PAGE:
EQ: Looking at the S&P 1500 Retail returns over the past 13 weeks, Discretionary industries seem pretty much in line with each other. In Consumer Staples, HyperMarkets and SuperCenters seemed to outperform the other three industries by far. Are there any reasons that you've noticed for this drastic difference?
Stovall: I think a little further clarification is needed as to why retailers would be in Consumer Staples rather than all of them being in Consumer Discretionary. The majority of retail is found in Consumer Discretionary, such as your traditional ones like Apparel Retail, Department Stores, General Merchandise, and Specialty Stores. In Consumer Staples, you have Food Distributors, Drug Retail, Food Retail, and the Hypermarkets and Supercenters, which are basically Wal-Mart (WMT), Costco (COST), etc.
The reason why Wal-Mart is in Consumer Staples and not in Consumer Discretionary is because a majority of its revenues comes from food sales, rather than from your traditional retail sales. The price performance of the Drug Retail, Food Retail, and Food Distributors were below that of the overall market because they tend to carry more defensive qualities than the other retailers. The Hypermarkets and Supercenters are up 12 percent in the prior 13 weeks versus the near-5 percent for the S&P 500 because of the dominance of Wal-Mart. In addition, there’s a boost from consumer expectations that we could see a pickup in consumer and retail sales at Wal-Mart, benefiting from a reduction in gasoline prices as well as an improvement in consumer sentiment.
EQ: We're in holiday season now. Is it too late for investors to get in on the typical boost from the year-end shopping season?
Stovall: We still believe that there are some opportunities out there. Certainly, the growth expected is likely to be less in 2011 than in 2010. It is estimated that we should see about a 3-percent increase in retail sales in 2011 as compared with a 5-percent increase in 2010. Therefore, there's still upside potential. In particular, some of the companies that we favor within this category include 10 companies followed by S&P Capital IQ Equity Analysts that carry either Strong Buy or Buy recommendations.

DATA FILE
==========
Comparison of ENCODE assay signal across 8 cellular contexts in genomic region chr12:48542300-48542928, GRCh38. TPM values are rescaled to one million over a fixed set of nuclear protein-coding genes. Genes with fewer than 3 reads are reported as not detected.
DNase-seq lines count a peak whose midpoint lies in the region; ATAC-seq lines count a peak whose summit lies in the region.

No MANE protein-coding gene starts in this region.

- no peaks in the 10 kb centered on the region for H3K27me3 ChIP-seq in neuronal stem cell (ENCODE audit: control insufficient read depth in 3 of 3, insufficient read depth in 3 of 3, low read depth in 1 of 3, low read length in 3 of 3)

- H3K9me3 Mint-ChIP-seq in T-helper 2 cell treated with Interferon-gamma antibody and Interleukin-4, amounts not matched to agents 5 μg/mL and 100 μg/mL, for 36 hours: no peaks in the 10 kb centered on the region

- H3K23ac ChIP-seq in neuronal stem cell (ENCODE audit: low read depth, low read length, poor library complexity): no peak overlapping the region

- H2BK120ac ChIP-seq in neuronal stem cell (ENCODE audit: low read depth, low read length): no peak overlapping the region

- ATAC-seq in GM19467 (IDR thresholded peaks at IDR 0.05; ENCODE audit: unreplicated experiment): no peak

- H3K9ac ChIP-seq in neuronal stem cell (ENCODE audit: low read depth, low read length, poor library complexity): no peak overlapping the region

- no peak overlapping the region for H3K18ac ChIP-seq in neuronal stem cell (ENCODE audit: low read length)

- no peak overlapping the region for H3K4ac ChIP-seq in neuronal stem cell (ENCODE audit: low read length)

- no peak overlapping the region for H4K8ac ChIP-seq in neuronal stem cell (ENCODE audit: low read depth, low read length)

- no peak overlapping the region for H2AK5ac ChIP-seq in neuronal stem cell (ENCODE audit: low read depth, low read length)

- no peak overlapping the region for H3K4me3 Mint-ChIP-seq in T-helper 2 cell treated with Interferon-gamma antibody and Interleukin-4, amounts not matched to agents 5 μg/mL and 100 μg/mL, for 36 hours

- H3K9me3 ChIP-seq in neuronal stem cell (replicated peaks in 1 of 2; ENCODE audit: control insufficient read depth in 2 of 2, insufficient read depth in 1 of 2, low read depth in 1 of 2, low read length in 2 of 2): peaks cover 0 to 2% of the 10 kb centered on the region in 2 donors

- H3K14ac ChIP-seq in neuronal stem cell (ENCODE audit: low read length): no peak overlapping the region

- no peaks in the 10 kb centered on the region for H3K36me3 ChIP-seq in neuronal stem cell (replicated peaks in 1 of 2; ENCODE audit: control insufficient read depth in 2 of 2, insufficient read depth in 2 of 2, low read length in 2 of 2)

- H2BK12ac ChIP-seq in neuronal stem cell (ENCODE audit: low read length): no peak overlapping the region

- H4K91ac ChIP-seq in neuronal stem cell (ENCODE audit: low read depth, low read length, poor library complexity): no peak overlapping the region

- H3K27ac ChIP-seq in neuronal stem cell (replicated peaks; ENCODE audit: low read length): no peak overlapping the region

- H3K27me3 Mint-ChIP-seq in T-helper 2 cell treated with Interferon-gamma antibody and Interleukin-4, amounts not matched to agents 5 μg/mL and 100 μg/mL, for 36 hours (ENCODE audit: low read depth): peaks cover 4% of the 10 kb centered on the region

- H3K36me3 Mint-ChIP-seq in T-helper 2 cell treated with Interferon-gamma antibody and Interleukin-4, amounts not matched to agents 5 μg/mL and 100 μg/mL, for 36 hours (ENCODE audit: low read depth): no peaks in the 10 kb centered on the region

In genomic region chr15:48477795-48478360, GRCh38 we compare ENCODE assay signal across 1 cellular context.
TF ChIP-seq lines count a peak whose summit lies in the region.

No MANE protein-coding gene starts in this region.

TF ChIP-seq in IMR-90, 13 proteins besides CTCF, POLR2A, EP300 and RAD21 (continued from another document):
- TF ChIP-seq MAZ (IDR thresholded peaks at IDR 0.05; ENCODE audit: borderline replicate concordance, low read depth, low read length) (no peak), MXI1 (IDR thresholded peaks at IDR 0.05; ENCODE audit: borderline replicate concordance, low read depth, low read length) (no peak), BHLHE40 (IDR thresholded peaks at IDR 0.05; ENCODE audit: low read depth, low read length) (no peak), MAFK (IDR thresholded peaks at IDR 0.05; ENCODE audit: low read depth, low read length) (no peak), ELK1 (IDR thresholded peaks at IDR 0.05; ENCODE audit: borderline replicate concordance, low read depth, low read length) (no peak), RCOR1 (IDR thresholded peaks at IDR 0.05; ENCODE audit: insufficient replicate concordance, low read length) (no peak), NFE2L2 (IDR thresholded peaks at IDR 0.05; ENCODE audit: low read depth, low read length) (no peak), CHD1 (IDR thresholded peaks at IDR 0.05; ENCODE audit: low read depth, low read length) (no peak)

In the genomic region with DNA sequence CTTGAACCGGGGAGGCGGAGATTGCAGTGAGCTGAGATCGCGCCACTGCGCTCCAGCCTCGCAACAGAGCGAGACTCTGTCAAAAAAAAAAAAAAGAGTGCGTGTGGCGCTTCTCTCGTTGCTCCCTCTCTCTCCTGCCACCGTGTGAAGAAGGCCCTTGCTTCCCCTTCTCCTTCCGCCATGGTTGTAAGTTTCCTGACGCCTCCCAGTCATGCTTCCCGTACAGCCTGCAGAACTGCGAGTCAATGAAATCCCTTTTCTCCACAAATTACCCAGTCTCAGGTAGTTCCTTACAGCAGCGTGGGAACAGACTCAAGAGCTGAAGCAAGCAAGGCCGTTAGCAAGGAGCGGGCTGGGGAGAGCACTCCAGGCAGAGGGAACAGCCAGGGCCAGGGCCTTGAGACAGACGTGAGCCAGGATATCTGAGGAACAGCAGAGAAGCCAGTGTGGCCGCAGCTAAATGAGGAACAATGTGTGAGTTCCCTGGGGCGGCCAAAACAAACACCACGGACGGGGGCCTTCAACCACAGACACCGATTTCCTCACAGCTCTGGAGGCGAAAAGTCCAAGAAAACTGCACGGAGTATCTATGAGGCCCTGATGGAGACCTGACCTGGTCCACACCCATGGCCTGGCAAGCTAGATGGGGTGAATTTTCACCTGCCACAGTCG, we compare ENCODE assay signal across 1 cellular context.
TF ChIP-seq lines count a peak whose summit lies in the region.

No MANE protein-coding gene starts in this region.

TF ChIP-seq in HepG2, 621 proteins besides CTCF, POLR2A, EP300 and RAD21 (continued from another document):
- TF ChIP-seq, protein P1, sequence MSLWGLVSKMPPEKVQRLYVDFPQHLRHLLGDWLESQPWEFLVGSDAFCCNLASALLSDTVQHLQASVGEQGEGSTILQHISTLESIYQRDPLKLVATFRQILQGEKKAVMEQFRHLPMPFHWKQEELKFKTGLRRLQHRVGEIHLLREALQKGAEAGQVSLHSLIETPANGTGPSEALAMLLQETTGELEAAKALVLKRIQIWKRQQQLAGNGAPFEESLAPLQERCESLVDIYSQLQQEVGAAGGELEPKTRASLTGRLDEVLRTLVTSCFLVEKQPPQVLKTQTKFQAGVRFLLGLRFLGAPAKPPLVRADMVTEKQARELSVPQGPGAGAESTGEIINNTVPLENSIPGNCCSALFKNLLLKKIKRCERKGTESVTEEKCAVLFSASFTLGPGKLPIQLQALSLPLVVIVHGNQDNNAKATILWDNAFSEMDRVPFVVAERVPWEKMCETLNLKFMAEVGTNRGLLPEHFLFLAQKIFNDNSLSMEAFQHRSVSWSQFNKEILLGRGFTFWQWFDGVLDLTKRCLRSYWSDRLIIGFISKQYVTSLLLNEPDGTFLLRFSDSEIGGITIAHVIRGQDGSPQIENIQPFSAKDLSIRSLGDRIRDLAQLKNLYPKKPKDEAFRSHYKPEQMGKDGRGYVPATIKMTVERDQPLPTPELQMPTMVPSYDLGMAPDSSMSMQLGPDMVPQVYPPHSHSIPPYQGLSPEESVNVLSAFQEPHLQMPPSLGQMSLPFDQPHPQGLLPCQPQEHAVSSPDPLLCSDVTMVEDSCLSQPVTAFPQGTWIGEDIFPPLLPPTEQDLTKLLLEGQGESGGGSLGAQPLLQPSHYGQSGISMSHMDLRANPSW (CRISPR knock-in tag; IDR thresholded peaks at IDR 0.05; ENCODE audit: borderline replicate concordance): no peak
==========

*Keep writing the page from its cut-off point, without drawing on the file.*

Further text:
Stocks Rated Strong Buy
- Coach, Inc. (COH)
- Tiffany $ Co. (TIF)
Stocks Rated Buy
- Bed Bath & Beyond, Inc. (BBBY)
- Best Buy Co. Inc. (BBY)
- Dollar General Corp. (DG)
- Guess? Inc. (GES)
- Kohl's Corp. (KSS)
- Nordstrom, Inc. (JWN)
- Staples, Inc. (SPLS)
- Target Corp. (TGT)
In conclusion, it appears as if now that we're heading into the optimal retail season, we could see retailers do relatively well, but that would also be consistent with our Overweight recommendation on the S&P Consumer Discretionary sector. It would also be consistent with history, which indicates but does not guarantee, that the strongest six months of the year tend to favor the cyclical sectors. Since 1945, the strongest six months, being from November through April of each year, has seen the market gain an average of 6.8 percent as compared with only 1.2 percent from May through October.